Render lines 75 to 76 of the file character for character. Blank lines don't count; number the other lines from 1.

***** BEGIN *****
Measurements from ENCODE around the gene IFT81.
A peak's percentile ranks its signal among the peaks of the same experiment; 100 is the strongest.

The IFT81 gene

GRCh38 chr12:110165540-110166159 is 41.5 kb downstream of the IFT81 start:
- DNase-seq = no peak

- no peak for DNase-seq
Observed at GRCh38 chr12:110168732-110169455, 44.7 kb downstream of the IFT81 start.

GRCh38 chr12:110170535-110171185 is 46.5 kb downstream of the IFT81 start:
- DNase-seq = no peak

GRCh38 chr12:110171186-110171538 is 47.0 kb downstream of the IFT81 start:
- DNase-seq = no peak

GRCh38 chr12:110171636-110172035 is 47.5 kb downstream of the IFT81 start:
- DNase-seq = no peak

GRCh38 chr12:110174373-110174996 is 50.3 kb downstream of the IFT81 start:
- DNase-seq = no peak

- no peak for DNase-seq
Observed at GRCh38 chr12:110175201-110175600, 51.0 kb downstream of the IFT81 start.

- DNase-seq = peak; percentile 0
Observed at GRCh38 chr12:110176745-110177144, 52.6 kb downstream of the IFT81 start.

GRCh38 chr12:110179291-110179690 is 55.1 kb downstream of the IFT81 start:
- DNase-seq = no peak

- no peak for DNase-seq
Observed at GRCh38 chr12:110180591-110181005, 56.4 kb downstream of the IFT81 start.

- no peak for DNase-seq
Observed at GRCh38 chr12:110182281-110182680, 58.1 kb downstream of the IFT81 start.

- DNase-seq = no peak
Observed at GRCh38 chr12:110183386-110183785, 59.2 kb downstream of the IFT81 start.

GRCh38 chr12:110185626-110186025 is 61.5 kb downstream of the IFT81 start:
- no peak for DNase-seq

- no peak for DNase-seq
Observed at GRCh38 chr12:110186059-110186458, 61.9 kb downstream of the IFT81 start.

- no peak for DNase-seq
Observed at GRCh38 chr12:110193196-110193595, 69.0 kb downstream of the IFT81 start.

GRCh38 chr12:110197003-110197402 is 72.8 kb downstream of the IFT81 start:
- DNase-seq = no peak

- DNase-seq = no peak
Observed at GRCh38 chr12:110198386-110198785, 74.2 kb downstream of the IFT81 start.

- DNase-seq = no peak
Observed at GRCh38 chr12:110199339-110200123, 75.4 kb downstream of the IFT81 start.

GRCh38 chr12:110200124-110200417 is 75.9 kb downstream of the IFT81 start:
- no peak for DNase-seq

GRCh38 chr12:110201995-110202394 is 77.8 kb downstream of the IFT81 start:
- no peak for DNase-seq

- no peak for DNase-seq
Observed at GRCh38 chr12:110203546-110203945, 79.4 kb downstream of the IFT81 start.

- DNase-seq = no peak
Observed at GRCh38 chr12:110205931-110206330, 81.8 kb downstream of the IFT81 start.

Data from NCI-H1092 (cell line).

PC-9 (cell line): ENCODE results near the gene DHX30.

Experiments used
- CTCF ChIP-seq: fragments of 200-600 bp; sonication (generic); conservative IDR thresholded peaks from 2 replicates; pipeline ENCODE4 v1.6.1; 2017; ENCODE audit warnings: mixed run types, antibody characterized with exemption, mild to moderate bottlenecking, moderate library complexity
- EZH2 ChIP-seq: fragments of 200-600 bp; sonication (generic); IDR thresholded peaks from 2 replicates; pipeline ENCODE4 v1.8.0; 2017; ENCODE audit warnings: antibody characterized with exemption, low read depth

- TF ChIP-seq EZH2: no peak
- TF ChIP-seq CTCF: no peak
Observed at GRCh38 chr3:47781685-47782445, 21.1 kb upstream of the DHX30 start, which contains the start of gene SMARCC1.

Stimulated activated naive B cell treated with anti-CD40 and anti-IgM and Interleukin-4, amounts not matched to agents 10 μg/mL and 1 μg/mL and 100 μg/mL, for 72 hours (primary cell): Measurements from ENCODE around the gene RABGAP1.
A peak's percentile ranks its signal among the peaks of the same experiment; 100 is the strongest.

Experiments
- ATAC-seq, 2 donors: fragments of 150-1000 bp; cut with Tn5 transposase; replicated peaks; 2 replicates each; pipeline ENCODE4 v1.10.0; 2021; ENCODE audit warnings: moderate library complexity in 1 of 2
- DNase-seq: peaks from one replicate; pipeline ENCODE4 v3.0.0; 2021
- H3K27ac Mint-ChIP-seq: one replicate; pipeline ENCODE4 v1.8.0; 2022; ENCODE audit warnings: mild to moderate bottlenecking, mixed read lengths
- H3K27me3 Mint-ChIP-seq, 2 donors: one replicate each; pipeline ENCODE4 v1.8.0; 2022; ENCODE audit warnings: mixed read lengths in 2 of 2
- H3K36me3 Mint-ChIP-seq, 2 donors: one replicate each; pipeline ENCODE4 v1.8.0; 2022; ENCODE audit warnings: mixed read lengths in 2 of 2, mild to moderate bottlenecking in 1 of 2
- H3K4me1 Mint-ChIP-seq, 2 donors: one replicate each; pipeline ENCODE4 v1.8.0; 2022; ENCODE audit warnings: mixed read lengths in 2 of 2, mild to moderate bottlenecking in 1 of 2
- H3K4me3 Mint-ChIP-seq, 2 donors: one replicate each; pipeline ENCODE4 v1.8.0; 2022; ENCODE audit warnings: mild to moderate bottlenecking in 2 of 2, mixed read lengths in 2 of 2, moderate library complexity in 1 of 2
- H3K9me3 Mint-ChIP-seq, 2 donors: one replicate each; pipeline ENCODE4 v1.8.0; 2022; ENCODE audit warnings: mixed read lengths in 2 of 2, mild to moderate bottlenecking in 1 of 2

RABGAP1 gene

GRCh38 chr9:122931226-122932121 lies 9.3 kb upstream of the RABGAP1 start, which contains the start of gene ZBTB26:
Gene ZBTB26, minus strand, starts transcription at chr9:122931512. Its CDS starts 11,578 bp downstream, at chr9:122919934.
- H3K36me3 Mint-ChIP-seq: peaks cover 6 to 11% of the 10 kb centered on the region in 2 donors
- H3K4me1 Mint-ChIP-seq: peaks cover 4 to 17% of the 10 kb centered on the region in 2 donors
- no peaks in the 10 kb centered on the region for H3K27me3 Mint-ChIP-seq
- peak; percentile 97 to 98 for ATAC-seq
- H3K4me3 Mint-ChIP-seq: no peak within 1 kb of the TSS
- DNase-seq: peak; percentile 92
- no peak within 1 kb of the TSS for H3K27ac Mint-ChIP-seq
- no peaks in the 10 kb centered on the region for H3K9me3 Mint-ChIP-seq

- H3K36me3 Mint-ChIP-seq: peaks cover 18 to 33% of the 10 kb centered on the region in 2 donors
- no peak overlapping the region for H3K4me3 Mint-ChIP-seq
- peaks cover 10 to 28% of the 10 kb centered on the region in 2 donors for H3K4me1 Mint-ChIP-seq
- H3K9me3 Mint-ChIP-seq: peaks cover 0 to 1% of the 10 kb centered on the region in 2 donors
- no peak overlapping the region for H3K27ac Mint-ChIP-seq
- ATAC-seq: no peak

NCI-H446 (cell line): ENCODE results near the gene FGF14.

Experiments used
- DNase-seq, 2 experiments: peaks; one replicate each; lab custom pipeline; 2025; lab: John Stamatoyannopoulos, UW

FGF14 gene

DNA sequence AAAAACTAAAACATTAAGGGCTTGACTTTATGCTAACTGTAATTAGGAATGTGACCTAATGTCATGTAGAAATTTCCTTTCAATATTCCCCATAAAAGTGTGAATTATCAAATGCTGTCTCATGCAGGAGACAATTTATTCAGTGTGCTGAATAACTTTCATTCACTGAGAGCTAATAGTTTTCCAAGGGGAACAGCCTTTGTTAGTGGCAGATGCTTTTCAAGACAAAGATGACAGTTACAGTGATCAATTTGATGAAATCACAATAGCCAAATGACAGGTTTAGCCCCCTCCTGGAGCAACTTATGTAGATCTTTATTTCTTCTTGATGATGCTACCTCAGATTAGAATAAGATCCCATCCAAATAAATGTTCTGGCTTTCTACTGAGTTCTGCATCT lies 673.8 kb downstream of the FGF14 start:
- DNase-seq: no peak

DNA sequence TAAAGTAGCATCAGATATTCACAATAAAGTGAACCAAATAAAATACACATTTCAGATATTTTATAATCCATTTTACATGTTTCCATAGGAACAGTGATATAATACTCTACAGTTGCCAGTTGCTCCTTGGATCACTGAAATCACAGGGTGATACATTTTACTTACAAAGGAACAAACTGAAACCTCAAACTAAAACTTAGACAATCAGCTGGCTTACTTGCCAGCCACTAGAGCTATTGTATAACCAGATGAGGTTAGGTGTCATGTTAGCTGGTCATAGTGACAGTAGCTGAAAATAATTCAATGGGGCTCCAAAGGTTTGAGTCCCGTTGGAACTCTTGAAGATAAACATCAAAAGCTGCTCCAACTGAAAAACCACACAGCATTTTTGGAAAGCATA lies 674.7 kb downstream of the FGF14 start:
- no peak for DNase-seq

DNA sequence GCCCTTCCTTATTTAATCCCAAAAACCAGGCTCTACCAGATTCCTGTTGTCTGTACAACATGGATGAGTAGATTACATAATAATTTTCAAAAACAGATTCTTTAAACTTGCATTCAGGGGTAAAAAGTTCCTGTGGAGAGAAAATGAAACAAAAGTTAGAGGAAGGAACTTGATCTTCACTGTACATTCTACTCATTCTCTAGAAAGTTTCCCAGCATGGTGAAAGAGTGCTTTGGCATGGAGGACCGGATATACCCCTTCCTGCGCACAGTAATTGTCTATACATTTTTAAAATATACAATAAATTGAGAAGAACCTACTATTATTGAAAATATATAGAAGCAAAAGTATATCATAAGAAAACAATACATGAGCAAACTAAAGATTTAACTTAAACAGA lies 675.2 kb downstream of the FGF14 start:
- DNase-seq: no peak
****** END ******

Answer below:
- DNase-seq: peak; percentile 92
- no peak within 1 kb of the TSS for H3K27ac Mint-ChIP-seq